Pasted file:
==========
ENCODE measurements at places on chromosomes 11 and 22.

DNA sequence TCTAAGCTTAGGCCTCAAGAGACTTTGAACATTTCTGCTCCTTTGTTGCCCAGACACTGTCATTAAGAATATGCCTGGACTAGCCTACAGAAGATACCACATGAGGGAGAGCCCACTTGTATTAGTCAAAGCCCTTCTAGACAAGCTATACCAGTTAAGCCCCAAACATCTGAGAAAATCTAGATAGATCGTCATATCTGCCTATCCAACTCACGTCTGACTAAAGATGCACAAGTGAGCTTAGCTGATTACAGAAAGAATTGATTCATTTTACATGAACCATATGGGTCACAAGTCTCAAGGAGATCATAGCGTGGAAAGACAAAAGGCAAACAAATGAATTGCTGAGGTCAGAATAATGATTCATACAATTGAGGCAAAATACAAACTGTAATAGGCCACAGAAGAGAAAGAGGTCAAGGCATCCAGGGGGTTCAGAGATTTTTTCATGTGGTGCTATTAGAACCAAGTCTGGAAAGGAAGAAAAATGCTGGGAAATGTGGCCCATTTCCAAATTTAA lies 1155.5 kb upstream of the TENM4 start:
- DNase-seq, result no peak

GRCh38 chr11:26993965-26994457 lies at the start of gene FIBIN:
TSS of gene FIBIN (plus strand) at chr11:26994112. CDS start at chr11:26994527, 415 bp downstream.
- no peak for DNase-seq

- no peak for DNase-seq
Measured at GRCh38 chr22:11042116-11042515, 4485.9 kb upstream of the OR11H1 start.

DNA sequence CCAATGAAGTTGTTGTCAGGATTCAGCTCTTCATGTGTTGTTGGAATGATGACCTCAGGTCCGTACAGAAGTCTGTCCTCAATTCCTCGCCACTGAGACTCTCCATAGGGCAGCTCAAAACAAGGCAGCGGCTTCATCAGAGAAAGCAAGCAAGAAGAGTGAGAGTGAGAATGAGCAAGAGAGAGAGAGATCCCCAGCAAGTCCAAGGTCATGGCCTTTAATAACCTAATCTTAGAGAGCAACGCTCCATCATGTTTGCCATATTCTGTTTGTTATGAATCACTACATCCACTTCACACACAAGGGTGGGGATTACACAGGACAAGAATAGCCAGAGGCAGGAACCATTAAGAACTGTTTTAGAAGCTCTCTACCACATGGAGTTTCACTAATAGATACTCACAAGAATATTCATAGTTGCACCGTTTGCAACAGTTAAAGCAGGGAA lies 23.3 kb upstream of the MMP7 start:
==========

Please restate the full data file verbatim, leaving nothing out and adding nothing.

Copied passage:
ENCODE measurements at places on chromosomes 11 and 22.

DNA sequence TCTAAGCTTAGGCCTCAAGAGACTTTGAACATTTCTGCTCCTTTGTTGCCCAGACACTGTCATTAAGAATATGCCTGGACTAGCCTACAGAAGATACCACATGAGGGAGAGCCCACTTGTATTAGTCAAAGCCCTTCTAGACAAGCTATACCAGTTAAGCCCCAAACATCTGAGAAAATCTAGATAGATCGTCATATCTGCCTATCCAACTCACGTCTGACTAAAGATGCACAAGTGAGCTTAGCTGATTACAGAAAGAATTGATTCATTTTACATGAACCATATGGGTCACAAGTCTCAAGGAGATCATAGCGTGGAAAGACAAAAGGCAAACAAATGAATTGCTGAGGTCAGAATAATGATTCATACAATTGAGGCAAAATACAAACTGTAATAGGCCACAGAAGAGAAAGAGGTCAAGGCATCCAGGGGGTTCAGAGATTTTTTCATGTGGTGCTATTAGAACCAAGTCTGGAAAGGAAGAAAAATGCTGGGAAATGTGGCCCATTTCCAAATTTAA lies 1155.5 kb upstream of the TENM4 start:
- DNase-seq, result no peak

GRCh38 chr11:26993965-26994457 lies at the start of gene FIBIN:
TSS of gene FIBIN (plus strand) at chr11:26994112. CDS start at chr11:26994527, 415 bp downstream.
- no peak for DNase-seq

- no peak for DNase-seq
Measured at GRCh38 chr22:11042116-11042515, 4485.9 kb upstream of the OR11H1 start.

DNA sequence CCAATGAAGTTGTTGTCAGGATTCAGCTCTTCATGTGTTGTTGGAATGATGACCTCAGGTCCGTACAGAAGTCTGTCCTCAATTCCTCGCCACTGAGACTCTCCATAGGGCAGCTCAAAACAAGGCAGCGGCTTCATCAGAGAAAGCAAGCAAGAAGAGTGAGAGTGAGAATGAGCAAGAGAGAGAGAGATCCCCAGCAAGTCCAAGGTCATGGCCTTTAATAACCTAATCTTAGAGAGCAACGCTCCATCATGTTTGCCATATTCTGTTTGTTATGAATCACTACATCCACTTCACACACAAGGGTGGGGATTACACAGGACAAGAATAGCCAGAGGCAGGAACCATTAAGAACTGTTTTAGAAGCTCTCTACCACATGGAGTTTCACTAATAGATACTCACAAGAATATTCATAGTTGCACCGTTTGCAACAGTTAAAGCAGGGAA lies 23.3 kb upstream of the MMP7 start: